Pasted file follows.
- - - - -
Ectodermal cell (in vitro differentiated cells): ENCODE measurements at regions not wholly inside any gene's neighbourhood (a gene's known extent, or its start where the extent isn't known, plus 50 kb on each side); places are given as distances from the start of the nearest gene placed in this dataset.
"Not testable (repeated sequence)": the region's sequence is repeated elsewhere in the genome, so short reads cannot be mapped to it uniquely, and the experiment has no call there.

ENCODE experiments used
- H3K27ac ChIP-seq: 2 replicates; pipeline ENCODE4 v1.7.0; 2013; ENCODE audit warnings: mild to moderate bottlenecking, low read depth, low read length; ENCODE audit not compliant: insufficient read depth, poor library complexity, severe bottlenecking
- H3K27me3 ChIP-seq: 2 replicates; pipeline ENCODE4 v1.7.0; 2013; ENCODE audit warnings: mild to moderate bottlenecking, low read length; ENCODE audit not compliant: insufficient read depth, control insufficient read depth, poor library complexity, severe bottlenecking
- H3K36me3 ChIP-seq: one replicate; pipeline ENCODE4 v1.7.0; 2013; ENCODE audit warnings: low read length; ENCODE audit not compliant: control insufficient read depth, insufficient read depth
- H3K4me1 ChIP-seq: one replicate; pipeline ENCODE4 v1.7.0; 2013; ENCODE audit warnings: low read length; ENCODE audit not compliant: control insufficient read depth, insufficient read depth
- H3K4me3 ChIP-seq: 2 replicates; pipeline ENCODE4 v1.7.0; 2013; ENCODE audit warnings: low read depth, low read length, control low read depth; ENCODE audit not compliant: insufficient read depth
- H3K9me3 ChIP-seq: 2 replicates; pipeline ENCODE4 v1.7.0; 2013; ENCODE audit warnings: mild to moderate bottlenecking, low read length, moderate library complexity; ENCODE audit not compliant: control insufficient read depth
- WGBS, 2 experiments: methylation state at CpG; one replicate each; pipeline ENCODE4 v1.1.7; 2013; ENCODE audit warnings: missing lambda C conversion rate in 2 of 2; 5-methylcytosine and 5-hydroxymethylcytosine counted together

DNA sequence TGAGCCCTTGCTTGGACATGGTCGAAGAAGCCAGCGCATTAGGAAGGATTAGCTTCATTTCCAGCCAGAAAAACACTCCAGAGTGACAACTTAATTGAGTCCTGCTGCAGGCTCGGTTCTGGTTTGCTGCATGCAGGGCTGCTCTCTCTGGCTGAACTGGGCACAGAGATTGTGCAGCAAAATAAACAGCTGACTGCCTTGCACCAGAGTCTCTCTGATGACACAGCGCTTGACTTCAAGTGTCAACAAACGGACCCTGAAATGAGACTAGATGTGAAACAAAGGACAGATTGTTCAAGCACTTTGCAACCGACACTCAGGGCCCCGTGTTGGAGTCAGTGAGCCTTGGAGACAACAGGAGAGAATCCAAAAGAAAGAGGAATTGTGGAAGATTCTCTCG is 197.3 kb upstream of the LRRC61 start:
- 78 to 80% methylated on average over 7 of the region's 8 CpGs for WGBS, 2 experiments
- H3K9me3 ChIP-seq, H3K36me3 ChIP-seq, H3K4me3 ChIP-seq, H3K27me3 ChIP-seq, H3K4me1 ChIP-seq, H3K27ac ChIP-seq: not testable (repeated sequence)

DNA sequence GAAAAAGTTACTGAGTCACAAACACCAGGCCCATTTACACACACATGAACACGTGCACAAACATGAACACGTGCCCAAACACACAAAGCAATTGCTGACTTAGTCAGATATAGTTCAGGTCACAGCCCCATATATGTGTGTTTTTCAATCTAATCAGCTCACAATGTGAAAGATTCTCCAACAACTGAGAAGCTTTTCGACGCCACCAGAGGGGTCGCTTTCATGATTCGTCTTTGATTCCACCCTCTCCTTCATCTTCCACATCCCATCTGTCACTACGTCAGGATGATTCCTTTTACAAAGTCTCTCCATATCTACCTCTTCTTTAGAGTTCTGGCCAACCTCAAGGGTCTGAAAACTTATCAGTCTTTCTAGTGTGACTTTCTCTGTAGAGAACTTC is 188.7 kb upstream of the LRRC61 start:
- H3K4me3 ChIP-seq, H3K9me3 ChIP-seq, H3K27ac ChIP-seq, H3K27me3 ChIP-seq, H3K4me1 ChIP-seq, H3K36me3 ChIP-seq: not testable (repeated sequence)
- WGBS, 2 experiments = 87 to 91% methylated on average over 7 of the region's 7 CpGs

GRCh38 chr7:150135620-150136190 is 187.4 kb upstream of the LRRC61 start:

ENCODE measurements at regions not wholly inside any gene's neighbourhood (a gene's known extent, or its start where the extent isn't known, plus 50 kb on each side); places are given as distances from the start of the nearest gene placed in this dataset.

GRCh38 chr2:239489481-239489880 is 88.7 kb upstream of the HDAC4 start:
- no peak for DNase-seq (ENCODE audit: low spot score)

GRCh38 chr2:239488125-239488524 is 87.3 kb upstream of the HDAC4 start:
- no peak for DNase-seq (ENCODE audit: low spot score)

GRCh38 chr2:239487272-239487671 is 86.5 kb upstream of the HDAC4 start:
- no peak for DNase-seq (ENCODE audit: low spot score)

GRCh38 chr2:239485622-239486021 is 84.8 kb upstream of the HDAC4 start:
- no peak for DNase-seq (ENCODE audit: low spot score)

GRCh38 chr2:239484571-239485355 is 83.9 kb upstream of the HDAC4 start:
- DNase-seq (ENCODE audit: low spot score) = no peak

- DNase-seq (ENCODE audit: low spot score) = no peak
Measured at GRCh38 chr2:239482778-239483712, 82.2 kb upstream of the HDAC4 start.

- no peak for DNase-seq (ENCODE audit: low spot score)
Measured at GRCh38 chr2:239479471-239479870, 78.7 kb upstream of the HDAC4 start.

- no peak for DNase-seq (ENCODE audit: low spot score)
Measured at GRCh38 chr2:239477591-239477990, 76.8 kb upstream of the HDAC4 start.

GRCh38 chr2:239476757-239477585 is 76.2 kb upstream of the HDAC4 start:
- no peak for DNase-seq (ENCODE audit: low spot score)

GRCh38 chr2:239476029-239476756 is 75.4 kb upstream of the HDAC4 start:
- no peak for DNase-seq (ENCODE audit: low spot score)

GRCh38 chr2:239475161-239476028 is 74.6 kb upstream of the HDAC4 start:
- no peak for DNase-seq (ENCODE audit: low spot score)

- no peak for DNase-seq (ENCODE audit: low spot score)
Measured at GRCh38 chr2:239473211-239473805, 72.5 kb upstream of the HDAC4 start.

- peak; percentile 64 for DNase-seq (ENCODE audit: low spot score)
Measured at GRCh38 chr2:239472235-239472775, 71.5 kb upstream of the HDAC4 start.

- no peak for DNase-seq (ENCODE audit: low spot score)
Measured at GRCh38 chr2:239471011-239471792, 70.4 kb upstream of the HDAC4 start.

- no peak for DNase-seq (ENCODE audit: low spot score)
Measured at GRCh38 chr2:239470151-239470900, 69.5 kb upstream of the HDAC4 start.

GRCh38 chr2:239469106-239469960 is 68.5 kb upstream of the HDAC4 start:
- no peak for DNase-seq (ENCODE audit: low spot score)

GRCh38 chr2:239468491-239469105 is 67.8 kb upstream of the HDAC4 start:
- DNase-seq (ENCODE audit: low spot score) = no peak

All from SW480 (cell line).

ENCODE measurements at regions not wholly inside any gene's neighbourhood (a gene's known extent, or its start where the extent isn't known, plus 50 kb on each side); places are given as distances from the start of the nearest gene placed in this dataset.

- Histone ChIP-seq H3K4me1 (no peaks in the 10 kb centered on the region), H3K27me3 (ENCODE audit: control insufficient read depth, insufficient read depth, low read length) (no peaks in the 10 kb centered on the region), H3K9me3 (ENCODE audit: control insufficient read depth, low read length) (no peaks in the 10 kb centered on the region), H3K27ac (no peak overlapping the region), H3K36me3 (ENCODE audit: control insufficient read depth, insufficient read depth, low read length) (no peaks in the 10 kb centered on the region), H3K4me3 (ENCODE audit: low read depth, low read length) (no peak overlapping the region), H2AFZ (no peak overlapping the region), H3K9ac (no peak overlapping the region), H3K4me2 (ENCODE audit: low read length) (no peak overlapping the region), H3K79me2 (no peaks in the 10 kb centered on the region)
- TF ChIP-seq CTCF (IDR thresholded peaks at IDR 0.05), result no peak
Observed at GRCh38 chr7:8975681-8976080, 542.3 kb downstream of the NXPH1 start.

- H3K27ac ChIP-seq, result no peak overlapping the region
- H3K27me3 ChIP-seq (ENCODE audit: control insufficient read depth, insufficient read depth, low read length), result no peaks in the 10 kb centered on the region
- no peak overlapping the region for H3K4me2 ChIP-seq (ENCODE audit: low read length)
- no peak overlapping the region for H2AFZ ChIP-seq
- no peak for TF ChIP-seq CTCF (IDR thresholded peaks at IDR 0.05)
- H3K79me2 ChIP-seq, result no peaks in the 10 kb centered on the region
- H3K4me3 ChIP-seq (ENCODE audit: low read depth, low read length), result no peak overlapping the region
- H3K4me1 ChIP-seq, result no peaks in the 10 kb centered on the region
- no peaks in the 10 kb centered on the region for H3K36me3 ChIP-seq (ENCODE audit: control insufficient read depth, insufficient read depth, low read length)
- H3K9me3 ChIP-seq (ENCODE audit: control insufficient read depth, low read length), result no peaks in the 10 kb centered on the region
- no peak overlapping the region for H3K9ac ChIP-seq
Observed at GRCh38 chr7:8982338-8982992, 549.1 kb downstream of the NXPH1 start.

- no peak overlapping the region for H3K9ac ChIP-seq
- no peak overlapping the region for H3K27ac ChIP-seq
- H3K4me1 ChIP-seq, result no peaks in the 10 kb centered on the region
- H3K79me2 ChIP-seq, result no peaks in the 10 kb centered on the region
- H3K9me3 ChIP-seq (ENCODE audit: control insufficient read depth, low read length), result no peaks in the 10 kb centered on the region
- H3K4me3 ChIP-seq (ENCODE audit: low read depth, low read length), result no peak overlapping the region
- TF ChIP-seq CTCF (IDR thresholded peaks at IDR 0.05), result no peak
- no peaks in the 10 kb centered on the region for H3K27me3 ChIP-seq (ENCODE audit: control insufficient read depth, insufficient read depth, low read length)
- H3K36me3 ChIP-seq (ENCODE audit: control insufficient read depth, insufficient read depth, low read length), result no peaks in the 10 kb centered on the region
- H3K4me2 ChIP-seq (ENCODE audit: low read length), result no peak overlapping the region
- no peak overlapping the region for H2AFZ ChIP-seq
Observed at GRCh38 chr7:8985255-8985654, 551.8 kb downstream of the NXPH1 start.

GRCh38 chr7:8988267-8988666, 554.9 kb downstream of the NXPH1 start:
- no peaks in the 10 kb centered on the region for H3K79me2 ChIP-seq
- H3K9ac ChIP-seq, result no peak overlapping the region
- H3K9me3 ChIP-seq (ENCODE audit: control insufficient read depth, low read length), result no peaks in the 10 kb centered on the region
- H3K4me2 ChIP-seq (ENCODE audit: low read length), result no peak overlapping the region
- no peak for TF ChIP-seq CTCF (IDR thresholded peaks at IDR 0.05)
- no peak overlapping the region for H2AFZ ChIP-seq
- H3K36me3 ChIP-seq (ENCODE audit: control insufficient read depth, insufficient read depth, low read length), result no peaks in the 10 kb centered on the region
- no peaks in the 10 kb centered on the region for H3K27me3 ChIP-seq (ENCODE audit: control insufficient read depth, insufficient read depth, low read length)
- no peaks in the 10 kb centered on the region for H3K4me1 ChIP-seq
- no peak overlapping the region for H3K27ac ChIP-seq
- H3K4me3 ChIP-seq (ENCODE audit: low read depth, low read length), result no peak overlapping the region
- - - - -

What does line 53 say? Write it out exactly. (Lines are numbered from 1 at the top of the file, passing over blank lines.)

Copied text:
All from SW480 (cell line).